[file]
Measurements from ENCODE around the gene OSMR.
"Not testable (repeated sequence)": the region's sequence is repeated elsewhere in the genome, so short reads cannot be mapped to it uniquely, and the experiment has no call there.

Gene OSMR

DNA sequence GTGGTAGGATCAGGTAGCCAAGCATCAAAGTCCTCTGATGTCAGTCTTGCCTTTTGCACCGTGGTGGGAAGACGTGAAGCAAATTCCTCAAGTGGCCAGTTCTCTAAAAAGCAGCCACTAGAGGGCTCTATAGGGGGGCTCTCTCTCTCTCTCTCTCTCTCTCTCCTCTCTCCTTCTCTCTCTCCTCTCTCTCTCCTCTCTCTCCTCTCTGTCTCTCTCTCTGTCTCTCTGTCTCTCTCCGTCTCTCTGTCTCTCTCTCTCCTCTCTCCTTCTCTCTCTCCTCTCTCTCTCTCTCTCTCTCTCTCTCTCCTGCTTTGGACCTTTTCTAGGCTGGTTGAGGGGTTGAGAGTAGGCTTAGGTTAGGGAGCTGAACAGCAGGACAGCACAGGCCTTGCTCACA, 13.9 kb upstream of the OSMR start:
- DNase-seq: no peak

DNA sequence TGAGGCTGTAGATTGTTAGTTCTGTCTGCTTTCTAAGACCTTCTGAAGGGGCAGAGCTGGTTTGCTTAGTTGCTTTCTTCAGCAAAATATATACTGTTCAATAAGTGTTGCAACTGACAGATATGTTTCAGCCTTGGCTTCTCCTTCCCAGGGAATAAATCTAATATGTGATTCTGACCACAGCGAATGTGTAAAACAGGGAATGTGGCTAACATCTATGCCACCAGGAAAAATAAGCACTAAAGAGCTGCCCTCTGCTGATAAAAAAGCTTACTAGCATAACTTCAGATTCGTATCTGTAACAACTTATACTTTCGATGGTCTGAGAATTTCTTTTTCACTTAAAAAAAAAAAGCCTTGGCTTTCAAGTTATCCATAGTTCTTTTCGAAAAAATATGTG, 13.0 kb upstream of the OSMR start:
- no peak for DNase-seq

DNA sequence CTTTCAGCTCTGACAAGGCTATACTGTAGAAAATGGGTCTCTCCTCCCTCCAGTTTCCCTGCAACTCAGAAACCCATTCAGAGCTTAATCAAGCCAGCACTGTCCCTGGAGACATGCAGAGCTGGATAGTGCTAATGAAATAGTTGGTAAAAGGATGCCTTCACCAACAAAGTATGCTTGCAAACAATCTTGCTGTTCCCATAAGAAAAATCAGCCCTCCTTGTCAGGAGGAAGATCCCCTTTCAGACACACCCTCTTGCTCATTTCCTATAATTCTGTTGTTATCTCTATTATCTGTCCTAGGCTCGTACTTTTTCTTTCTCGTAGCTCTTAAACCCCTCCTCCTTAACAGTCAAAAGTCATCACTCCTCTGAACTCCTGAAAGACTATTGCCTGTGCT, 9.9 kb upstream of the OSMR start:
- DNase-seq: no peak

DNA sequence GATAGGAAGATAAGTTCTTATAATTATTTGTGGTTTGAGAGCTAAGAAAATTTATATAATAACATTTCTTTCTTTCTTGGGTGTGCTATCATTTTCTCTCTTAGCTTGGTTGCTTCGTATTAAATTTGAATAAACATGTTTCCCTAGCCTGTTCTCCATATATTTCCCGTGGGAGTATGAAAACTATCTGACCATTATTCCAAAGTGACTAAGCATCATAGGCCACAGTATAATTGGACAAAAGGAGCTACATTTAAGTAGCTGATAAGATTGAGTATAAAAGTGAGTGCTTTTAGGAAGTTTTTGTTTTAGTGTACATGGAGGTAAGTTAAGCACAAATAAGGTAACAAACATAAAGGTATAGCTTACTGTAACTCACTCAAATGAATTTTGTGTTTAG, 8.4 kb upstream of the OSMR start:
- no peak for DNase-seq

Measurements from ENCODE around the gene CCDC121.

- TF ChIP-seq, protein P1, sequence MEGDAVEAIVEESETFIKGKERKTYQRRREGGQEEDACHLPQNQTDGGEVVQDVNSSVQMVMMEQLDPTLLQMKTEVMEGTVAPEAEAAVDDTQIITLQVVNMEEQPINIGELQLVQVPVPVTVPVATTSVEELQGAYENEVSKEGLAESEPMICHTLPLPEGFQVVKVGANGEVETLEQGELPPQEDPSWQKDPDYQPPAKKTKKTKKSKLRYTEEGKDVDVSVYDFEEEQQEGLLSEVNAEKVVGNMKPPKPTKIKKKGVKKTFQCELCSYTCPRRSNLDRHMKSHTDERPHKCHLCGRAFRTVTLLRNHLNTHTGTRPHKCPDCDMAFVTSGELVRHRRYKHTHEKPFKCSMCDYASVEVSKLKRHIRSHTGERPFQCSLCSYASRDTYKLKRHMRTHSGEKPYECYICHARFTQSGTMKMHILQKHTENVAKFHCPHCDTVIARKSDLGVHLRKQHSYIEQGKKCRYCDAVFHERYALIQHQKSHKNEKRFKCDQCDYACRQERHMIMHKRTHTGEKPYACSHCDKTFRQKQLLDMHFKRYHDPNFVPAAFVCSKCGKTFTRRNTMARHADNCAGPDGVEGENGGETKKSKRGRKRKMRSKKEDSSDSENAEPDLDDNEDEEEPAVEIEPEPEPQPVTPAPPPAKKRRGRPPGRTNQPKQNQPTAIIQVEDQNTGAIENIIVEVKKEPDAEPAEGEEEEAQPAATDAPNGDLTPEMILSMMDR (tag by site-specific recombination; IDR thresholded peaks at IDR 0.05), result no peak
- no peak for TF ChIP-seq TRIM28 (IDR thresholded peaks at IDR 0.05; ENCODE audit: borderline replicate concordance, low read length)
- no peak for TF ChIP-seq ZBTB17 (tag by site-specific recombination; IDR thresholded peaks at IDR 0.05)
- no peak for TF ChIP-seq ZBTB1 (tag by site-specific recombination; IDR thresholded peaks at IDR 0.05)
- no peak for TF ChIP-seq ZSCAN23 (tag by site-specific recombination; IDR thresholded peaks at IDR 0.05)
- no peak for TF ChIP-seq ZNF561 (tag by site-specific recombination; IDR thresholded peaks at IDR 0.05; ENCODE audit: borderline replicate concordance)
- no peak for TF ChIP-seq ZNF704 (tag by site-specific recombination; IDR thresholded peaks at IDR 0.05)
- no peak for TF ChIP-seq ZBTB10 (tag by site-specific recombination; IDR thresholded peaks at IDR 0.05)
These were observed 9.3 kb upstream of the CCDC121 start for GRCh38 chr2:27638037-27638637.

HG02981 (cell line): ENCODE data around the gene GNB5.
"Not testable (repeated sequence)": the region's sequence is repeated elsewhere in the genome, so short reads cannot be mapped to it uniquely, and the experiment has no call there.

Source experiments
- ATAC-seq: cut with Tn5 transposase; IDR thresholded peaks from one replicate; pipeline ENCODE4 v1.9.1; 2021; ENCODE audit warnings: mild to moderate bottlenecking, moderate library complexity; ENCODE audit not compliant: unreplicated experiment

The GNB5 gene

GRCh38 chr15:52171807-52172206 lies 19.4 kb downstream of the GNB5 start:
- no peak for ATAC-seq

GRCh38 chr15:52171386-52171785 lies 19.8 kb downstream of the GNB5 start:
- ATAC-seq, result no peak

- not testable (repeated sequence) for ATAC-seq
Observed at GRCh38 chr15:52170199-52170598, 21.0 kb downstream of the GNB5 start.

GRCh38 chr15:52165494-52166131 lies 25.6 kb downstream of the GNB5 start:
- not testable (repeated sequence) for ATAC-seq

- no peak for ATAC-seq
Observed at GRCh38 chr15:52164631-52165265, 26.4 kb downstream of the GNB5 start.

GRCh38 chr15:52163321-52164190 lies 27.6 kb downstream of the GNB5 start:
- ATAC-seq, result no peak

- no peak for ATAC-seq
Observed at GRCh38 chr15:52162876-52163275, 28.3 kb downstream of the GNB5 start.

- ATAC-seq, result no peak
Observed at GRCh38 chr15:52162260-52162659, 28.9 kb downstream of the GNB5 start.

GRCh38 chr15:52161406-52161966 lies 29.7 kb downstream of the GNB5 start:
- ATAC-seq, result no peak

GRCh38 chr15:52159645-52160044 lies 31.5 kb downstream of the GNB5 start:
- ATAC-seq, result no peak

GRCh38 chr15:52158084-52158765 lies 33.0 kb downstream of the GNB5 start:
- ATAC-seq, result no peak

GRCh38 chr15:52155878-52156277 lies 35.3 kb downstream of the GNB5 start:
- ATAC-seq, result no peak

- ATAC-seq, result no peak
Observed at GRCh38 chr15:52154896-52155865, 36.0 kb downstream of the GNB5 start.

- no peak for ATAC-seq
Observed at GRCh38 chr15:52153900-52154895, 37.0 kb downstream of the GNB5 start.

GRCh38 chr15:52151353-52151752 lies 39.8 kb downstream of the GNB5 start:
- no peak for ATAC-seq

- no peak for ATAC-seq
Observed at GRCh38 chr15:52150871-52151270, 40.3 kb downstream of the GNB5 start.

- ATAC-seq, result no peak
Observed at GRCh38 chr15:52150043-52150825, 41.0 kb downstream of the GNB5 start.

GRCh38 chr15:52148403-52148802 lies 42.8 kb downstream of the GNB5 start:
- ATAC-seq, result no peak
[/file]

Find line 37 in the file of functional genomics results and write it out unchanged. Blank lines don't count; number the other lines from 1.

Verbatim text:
GRCh38 chr15:52163321-52164190 lies 27.6 kb downstream of the GNB5 start: